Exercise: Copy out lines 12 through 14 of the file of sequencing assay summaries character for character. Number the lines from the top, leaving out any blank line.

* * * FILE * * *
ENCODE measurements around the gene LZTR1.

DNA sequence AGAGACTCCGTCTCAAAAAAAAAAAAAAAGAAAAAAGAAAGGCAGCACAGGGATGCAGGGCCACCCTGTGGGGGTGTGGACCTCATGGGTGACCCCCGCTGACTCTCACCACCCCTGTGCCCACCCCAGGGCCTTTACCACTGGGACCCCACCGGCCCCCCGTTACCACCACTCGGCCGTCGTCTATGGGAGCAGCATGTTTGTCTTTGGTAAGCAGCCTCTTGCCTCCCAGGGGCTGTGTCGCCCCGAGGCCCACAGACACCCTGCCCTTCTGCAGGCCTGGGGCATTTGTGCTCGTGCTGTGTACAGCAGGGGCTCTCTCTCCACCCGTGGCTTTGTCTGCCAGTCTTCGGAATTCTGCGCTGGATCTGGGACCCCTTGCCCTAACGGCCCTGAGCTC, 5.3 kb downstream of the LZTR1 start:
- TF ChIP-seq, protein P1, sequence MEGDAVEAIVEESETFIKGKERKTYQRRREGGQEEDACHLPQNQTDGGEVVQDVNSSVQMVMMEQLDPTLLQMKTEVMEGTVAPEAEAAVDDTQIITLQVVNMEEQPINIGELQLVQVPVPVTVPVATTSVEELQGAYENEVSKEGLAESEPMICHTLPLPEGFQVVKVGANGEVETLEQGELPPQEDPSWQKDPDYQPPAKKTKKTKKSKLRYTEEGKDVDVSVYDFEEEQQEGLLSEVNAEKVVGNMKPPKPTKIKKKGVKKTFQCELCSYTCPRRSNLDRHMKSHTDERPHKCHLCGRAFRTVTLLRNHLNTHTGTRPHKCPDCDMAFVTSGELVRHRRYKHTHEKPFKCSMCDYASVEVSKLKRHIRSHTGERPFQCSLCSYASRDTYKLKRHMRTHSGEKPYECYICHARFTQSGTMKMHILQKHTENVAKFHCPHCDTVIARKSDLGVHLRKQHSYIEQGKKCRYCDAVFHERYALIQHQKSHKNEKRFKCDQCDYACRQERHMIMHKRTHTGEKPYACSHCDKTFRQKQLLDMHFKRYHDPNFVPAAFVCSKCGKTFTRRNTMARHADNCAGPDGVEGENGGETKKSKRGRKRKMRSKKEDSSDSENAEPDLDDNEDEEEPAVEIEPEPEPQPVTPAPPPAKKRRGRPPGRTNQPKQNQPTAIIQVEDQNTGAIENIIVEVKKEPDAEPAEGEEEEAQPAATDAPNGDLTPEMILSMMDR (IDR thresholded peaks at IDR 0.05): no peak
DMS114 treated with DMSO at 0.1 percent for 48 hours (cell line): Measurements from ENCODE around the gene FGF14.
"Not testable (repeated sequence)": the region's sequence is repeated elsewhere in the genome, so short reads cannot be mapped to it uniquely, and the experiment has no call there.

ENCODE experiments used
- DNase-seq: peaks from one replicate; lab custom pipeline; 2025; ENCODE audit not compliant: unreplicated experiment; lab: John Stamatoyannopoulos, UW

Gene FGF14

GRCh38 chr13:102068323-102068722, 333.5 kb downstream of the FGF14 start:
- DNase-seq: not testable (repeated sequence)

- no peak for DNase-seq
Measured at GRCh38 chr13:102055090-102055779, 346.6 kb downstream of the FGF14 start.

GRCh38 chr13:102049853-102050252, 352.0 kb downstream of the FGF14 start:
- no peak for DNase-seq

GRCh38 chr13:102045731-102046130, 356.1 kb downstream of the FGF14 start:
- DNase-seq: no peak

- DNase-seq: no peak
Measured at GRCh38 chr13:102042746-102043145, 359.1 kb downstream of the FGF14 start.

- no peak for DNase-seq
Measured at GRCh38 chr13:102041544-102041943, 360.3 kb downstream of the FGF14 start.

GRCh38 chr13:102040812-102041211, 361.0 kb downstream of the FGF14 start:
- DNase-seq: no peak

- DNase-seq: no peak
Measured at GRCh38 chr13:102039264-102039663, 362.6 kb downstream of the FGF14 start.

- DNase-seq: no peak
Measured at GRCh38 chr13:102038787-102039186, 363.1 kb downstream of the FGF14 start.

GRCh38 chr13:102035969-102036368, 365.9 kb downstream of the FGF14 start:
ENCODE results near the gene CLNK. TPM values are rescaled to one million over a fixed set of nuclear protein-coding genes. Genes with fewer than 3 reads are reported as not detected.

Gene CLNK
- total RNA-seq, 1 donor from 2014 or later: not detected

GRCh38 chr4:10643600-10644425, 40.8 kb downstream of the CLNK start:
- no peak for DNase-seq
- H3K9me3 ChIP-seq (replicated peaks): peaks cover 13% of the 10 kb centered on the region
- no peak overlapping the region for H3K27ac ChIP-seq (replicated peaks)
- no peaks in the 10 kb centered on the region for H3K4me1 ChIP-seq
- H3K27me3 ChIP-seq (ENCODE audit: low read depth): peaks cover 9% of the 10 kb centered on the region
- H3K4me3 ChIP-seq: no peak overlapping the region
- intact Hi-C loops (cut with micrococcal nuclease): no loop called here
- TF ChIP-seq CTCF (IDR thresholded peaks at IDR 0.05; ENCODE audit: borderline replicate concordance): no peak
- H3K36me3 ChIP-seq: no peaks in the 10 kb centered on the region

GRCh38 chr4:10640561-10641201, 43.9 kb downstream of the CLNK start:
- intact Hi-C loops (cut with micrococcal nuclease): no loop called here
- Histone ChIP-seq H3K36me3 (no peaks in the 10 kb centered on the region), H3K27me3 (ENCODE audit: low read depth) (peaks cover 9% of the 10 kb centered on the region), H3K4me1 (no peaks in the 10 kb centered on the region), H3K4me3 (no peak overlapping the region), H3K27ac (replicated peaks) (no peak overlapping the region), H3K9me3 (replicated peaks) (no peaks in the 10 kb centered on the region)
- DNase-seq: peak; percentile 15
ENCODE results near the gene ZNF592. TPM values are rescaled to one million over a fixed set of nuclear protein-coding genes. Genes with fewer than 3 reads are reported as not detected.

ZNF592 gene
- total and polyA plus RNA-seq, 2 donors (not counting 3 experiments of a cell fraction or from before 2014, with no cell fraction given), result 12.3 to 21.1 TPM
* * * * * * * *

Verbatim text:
Measured at GRCh38 chr13:102055090-102055779, 346.6 kb downstream of the FGF14 start.

GRCh38 chr13:102049853-102050252, 352.0 kb downstream of the FGF14 start:
- no peak for DNase-seq